Piotr Kowalski (1927–2004) embodies the figure of the artist as research scientist and inventor—a tradition dating back to Leonardo da Vinci.
Born in Warsaw, Kowalski studied mathematics and architecture at MIT in Cambridge (Massachusetts, USA) and moved to France in the late 1950s. He practiced first as an architect, notably with Ieoh Ming Pei, Marcel Breuer, and Jean Prouvé, before turning to art and developing a corpus of sculptural work based on scientific principles.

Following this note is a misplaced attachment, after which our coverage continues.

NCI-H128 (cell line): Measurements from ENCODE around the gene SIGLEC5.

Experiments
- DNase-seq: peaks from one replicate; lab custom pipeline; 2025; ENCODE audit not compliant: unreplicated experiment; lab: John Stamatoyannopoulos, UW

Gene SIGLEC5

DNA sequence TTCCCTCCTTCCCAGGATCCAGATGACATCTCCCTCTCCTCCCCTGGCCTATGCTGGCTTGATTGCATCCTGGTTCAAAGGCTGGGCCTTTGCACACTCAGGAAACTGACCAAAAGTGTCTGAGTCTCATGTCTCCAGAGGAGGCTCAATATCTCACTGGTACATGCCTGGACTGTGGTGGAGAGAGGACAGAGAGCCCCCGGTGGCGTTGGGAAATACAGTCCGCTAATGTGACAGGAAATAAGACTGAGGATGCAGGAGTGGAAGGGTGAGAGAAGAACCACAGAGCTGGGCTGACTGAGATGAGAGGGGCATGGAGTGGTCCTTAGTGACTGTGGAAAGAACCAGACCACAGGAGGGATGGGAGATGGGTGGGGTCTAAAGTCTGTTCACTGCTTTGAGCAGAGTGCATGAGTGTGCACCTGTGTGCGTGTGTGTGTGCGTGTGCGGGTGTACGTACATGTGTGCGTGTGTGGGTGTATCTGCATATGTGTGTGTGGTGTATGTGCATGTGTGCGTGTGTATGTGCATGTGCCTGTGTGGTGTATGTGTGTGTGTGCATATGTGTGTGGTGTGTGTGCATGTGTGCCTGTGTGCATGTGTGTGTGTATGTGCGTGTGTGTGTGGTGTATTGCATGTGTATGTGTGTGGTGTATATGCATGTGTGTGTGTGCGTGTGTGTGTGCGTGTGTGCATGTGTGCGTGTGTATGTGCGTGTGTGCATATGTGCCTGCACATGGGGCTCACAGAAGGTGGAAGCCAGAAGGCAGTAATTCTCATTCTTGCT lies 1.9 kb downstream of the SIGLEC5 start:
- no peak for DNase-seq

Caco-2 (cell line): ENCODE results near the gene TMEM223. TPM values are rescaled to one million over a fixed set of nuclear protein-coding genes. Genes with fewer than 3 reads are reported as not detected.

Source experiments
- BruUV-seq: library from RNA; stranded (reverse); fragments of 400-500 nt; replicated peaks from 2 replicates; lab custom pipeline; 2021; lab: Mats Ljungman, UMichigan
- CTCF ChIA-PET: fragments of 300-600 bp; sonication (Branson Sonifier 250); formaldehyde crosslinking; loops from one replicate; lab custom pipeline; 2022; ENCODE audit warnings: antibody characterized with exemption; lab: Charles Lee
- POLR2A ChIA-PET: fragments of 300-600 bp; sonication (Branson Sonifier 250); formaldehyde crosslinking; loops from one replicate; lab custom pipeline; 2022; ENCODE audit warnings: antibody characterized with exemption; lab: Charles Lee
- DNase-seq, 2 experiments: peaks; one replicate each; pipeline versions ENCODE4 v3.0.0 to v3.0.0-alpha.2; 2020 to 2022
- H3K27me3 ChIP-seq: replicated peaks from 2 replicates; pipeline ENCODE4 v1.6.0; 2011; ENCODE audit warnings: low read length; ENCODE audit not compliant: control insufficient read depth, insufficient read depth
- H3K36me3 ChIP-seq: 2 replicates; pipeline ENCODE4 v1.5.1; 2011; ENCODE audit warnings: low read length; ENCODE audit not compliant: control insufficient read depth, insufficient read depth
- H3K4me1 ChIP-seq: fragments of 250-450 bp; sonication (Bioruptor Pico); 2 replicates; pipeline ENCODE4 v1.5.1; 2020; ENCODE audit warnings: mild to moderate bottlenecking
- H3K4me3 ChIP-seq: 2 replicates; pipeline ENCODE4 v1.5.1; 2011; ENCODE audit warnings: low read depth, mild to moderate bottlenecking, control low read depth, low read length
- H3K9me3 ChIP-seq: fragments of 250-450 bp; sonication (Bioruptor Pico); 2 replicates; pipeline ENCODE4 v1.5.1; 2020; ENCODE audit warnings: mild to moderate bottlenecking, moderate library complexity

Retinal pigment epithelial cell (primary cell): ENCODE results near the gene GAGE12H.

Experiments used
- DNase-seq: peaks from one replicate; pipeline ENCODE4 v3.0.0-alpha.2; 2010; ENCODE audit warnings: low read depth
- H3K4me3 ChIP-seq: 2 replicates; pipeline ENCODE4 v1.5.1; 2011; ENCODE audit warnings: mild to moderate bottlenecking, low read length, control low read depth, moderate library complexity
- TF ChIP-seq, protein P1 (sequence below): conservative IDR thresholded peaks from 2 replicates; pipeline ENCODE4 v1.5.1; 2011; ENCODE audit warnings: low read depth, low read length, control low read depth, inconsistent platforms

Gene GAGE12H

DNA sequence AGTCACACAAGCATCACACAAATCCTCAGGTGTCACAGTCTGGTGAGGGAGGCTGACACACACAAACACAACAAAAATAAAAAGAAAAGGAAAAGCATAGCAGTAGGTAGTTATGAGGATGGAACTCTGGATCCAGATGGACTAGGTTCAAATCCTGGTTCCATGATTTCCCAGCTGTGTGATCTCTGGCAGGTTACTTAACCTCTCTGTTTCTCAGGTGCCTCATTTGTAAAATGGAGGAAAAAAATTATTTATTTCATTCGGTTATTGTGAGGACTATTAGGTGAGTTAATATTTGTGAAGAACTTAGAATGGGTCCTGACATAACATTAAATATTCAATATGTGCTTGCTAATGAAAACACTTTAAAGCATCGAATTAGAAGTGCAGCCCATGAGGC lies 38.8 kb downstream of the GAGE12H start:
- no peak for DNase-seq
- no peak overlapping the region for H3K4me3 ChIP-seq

For Kowalski, the practice of art cannot be purely aesthetic: art is an urgent necessity, an expression of social activism. Kowalski uses state-of-the-art and everyday technology like a painter uses colour, to “transform the world and produce objects,” but never as an end in itself—always as a stimulus to the imagination. He strives to make the laws of physics perceptible, using poetic means, everyday language and contemporary tools.